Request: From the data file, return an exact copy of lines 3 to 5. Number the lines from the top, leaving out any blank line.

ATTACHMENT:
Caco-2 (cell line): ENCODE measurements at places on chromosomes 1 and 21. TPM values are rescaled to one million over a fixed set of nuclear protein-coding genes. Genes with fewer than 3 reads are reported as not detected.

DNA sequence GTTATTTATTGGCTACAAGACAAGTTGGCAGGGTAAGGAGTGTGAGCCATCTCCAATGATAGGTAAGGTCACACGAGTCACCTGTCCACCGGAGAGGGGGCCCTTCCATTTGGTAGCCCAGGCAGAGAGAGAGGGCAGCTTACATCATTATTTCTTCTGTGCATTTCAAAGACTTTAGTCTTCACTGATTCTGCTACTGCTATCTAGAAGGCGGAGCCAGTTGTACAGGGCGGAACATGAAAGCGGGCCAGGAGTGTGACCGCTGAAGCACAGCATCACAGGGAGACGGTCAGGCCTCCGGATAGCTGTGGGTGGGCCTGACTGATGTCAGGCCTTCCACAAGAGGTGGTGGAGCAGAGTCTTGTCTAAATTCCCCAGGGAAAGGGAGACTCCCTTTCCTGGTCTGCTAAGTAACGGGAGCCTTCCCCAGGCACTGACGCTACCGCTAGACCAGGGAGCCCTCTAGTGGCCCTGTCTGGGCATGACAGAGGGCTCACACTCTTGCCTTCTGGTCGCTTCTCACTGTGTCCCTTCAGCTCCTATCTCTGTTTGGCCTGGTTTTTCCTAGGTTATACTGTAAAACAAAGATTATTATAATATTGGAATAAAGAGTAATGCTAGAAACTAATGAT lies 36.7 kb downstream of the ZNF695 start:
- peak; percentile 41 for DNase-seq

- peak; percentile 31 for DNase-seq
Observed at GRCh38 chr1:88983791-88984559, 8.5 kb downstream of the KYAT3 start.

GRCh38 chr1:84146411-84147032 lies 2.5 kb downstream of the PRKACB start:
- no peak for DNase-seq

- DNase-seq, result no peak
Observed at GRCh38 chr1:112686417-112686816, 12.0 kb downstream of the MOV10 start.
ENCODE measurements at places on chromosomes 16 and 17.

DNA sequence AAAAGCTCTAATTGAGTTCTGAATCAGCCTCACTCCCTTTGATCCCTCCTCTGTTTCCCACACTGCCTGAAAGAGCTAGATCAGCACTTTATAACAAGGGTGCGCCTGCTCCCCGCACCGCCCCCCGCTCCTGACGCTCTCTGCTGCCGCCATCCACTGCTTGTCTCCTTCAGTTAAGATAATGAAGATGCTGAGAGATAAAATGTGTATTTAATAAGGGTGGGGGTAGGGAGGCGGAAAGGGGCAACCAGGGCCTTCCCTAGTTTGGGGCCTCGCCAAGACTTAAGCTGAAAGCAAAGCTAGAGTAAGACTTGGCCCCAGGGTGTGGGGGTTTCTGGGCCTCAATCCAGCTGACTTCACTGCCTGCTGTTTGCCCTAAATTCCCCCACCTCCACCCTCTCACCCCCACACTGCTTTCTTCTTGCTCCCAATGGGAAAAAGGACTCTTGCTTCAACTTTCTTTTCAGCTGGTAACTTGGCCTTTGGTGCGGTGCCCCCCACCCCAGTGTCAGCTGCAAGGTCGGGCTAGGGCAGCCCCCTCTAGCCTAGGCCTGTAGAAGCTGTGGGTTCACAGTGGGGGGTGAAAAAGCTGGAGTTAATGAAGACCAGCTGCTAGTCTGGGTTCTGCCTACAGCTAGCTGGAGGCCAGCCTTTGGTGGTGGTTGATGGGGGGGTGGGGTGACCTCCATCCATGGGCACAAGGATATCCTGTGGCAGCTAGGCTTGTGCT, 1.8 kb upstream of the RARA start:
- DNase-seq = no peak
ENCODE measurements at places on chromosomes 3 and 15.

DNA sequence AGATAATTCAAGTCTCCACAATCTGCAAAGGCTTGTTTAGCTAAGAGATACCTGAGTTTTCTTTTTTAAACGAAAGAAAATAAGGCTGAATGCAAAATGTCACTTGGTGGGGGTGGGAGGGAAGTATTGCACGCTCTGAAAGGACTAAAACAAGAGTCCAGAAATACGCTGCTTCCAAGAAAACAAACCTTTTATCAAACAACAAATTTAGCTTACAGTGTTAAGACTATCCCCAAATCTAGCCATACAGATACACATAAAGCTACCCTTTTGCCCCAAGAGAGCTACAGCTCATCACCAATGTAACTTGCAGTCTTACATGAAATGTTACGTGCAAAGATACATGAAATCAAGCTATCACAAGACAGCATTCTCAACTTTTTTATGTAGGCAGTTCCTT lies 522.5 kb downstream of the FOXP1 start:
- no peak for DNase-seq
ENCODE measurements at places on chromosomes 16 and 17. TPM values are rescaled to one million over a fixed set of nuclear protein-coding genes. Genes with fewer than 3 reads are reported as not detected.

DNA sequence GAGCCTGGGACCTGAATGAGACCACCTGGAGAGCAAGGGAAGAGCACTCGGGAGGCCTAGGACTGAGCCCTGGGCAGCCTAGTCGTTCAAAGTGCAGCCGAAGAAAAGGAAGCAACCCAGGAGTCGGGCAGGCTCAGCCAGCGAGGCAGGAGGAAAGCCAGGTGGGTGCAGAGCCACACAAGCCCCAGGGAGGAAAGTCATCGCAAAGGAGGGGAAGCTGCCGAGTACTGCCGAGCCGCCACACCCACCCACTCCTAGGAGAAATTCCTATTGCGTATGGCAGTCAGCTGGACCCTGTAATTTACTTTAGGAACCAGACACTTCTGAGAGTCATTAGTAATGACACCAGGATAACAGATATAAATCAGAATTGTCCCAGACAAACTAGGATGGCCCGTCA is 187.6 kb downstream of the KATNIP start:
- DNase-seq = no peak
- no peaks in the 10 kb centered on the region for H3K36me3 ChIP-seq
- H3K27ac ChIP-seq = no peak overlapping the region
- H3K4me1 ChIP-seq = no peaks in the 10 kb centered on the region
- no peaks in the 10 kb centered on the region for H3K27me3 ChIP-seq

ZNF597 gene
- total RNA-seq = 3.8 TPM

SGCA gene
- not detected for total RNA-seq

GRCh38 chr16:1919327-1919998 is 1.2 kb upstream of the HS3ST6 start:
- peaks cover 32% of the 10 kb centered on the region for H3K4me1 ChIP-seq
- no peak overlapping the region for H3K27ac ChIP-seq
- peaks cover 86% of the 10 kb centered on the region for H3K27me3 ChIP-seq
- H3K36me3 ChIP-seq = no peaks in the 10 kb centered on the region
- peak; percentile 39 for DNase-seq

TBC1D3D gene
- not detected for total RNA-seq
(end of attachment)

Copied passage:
- peak; percentile 41 for DNase-seq

- peak; percentile 31 for DNase-seq
Observed at GRCh38 chr1:88983791-88984559, 8.5 kb downstream of the KYAT3 start.